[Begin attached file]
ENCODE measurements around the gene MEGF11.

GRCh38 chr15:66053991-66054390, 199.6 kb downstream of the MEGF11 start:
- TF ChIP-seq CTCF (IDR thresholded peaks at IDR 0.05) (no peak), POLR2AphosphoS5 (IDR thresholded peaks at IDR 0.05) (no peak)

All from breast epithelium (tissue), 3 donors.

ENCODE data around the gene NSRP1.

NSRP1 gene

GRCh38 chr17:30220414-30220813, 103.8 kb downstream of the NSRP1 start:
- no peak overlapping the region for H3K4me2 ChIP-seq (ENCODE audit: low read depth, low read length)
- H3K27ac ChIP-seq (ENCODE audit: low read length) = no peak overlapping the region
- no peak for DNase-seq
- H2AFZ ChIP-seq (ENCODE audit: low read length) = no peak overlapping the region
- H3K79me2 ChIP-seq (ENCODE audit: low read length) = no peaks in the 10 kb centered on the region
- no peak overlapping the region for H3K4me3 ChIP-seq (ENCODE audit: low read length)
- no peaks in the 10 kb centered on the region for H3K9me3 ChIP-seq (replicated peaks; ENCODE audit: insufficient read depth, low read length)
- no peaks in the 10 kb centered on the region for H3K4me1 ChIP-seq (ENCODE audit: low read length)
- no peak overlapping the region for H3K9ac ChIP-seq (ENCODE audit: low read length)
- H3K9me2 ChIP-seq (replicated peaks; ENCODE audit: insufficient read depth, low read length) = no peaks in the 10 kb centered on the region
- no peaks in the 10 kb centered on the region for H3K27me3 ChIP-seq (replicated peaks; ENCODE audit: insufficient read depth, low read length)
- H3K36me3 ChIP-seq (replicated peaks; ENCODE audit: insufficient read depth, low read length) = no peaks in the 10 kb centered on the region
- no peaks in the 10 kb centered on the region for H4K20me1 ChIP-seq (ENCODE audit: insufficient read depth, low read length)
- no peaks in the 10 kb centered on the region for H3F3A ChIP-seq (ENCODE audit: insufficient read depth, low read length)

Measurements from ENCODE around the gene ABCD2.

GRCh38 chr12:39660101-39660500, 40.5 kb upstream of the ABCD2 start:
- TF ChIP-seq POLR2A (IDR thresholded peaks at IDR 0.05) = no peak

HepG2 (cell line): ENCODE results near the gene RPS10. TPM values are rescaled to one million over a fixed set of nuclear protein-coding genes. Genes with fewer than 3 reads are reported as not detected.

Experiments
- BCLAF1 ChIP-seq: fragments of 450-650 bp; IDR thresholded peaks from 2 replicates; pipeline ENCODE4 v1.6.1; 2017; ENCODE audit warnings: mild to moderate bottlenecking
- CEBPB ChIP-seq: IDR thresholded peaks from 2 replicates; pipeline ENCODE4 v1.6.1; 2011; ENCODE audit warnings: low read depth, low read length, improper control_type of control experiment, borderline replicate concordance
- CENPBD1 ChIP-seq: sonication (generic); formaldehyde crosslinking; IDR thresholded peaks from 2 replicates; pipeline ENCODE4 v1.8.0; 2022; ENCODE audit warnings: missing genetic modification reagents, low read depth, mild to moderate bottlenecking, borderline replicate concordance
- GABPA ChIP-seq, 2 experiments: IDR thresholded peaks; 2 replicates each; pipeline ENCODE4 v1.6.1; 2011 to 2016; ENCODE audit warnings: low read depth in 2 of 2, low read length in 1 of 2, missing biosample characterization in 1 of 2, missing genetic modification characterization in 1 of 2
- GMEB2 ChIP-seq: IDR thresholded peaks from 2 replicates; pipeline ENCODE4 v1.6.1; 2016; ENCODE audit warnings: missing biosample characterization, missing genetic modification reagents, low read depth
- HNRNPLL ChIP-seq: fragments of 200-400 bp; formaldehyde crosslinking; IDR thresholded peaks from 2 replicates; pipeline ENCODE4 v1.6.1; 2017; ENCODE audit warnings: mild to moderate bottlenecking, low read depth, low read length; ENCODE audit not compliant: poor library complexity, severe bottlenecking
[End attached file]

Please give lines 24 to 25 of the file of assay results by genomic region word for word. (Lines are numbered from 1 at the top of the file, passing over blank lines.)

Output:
- TF ChIP-seq POLR2A (IDR thresholded peaks at IDR 0.05) = no peak

HepG2 (cell line): ENCODE results near the gene RPS10. TPM values are rescaled to one million over a fixed set of nuclear protein-coding genes. Genes with fewer than 3 reads are reported as not detected.